Strategies for Reviving a Brand

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 ELEVATING TO THE NEXT LEVEL

By Marie-Therese Phido

Many of us know that many businesses and brands are struggling today. The truth too, is despite how robust the economy may be, some entrepreneurs will still struggle with the task of managing a business in dire straits. Almost every business during its life time will experience a threat to its existence.

This phase is usually characterised by: a lack of capital, harsh business environment, low sales, poor morale, little or no innovation or strategy, poor manpower, difficulty in procuring production materials, unfriendly government regulation, incompetent management, competition and many more.

The textile industry as an example has been badly hit by many of the scenarios adduced above; where over 104 textile companies in Nigeria shut down due to the combined factors of an unfriendly manufacturing environment and the huge incidence of smuggling and importation. A resultant effect of this closure was, over 200,000 workers losing their jobs.

Many other businesses are slowly dying or require strategies to revamp their brands. These brands are in all major segments of the economy: financial services, energy & natural resources, publishing, telecoms and traditional retailing – online buying sites are the trend now. Many of us know of at least one dying brand in each of these segments. Most of these businesses are dying because of the poor habits of entrenching sustainable strategies and not understanding how technology and innovation can affect a business. As we all know technology can make or mar a brand.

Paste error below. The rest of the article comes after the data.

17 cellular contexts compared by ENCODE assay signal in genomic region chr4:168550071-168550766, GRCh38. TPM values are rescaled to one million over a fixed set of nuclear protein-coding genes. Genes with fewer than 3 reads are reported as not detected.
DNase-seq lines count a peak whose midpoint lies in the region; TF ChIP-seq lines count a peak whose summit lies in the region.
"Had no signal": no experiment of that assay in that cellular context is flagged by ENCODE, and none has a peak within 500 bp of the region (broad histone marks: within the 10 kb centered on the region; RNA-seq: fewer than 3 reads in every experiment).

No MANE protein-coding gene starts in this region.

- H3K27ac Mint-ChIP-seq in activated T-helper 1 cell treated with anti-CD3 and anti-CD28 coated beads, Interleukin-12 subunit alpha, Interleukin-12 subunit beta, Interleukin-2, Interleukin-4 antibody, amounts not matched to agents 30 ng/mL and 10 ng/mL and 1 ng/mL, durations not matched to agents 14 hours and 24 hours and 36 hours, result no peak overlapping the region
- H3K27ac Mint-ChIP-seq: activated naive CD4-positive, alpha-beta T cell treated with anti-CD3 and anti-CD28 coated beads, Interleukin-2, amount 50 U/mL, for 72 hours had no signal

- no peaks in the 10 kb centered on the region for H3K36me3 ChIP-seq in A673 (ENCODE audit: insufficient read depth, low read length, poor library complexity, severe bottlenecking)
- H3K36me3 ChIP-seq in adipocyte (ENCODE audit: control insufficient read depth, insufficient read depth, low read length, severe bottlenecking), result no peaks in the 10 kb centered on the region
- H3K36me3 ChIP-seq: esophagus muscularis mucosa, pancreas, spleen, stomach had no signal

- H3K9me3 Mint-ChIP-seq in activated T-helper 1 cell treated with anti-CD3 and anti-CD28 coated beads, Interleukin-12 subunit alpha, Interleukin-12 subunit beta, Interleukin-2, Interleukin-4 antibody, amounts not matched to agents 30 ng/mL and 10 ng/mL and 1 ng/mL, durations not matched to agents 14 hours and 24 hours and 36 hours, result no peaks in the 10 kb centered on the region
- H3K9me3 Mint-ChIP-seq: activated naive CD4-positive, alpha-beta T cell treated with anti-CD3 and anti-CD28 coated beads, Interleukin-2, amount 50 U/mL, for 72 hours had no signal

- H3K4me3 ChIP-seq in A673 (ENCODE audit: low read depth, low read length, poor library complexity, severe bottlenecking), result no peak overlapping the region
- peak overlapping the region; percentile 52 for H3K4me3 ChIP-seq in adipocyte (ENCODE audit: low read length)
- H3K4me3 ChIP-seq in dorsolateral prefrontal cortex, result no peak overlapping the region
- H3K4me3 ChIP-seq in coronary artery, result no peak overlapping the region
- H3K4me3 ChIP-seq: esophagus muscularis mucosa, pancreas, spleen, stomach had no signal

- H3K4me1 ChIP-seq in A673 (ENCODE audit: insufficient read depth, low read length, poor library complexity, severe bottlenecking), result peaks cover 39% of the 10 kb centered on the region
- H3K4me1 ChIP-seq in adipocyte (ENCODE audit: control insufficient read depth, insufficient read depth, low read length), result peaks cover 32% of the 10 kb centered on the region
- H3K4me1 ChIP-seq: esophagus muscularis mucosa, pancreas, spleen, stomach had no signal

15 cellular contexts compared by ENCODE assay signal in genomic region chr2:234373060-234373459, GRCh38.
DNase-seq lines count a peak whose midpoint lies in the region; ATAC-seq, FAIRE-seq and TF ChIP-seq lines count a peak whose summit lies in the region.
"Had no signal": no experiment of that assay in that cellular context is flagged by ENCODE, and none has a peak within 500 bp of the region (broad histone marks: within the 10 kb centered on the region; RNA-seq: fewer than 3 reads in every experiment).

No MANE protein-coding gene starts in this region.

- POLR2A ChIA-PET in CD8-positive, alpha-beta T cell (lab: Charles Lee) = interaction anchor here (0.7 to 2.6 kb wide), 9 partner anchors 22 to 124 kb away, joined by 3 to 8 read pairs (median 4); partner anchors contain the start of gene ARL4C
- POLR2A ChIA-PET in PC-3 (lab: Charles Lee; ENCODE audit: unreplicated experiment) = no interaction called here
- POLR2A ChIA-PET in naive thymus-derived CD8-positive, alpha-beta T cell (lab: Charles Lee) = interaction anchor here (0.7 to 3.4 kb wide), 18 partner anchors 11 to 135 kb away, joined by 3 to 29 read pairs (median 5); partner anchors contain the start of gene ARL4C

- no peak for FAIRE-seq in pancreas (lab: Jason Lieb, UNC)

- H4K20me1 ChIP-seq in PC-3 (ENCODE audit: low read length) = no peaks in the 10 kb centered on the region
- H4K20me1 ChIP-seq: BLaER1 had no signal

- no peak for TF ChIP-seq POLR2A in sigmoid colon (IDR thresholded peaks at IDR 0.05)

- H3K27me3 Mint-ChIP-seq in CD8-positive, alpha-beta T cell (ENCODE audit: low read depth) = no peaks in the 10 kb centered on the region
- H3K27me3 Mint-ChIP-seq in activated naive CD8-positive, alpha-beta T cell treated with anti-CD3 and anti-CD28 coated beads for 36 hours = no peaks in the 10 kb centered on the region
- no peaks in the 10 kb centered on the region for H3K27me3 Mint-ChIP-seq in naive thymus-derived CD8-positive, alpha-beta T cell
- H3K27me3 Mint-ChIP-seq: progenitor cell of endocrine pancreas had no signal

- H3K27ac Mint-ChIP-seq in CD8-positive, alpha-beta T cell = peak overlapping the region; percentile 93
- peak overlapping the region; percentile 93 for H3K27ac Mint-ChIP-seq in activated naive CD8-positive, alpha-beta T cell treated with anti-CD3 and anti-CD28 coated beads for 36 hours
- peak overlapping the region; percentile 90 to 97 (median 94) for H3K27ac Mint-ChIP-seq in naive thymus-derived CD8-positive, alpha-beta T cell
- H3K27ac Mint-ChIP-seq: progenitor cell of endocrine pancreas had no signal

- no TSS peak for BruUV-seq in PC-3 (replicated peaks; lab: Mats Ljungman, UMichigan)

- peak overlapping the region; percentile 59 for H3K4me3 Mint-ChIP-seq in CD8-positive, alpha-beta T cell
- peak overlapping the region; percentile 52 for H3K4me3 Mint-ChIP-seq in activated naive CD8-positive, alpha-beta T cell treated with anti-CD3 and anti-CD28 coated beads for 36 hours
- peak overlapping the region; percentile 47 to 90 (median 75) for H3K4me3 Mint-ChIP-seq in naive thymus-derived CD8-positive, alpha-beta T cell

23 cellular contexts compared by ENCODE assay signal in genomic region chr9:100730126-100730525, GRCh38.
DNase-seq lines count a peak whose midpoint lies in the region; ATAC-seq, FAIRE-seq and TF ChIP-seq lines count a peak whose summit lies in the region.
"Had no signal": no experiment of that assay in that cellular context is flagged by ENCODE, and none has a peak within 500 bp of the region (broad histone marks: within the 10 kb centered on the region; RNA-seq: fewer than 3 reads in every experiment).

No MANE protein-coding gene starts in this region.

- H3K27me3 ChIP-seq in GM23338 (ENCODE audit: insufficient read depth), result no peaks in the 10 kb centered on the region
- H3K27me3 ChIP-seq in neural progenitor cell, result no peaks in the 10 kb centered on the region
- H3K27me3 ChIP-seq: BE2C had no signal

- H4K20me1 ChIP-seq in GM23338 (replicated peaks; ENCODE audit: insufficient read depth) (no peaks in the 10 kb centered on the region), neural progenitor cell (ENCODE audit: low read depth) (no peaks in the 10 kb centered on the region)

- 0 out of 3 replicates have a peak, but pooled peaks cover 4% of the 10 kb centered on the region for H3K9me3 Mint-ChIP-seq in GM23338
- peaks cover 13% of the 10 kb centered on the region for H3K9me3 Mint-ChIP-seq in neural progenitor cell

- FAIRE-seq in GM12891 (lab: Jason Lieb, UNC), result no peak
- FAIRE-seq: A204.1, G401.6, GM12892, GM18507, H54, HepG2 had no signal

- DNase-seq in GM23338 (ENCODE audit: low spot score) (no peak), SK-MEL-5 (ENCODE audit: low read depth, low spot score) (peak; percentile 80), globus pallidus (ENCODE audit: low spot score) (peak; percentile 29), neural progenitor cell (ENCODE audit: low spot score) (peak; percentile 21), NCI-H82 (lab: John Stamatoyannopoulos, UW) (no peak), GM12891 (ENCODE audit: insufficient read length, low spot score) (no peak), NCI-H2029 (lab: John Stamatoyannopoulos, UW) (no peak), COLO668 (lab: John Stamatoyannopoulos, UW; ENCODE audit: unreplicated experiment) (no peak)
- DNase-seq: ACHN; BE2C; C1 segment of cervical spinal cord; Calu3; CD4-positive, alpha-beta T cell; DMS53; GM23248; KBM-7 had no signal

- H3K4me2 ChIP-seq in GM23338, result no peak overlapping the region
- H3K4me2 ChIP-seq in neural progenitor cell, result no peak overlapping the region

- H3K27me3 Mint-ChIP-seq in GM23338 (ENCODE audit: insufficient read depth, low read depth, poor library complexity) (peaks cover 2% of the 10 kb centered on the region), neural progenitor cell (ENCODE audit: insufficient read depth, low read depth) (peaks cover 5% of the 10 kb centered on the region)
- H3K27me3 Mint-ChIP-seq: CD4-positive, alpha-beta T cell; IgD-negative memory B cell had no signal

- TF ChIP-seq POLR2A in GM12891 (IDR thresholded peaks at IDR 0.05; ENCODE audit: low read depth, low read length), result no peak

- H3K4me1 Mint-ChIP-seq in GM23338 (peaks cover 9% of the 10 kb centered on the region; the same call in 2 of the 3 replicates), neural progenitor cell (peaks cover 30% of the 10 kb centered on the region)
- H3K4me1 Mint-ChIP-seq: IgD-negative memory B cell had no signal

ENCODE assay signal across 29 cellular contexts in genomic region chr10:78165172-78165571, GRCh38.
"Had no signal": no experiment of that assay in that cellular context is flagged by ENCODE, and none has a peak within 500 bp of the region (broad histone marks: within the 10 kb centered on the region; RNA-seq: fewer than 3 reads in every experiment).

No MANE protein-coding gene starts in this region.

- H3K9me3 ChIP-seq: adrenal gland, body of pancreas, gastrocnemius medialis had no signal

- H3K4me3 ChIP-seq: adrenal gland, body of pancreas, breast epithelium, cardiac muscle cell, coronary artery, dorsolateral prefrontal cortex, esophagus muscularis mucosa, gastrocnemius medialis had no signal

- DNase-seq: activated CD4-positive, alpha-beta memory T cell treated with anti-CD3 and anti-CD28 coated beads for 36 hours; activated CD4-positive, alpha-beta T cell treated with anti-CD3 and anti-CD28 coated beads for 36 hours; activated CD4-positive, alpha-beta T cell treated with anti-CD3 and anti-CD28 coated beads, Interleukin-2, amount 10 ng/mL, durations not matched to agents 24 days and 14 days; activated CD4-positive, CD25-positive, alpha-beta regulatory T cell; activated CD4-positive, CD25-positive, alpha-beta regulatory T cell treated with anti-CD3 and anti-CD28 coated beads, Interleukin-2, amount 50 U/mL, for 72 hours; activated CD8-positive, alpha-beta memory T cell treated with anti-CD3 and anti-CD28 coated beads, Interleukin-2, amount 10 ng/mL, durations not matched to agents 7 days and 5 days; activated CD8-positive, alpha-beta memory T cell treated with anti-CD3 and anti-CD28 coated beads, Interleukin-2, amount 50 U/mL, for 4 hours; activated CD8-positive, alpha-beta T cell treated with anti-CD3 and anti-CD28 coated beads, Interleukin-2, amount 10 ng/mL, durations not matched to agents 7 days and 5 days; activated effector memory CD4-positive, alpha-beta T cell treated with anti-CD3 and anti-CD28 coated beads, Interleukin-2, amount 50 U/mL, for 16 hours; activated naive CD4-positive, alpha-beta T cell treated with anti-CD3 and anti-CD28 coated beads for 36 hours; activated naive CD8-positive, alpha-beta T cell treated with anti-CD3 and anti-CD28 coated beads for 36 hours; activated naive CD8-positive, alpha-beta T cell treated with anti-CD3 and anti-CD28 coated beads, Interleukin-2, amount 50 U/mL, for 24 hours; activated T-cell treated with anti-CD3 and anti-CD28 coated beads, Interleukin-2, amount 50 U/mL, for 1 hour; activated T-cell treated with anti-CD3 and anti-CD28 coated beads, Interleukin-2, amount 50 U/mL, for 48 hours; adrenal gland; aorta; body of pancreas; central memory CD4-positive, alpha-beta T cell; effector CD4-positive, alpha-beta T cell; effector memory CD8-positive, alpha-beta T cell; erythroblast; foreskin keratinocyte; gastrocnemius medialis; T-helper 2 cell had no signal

In the same vein, we have brands that were almost dead, have survived and are beginning to thrive. A good example is Union Bank, which I have used as an example before but very relevant in this article because there are very few organizations that have achieved the turnaround success that it has. As at December 2016, Union Bank recorded a profit of N15.bn, a jump of 5.8 percent from the previous year’s posting. A few years before then, the banks profit, was not at all significant.

According to the Managing Director and Chief Executive Officer, the bank had two independent tasks in revamping its brand, “dealing with existing and operational services and affirming its position in the Nigerian banking sector”. We can all attest to the fact that Union Bank has achieved its aspirations to a large extent.

Another good example still in progress, is Natcom Development & Investment Limited (Ntel), that acquired the core telecom asset owned by Nitel/MTel, in a liquidation process supervised and approved by the BPE.

Ntel has done a good job of revamping its brand. Its objective is to “redefine the Nigerian telecommunications landscape and enrich the lives of Nigerians by delivering the most advanced communication technology across the largest possible network coverage in the most effective, valuable and satisfying manner”. Has it achieved the above objectives? I will say it is on its way.

But, has it succeeded in changing its image and brand perception from the old Nitel/Mtel, in my view, I will say a resounding yes! If it continues on its present trajectory and remove the “buts” from its strategy, the organisation will succeed.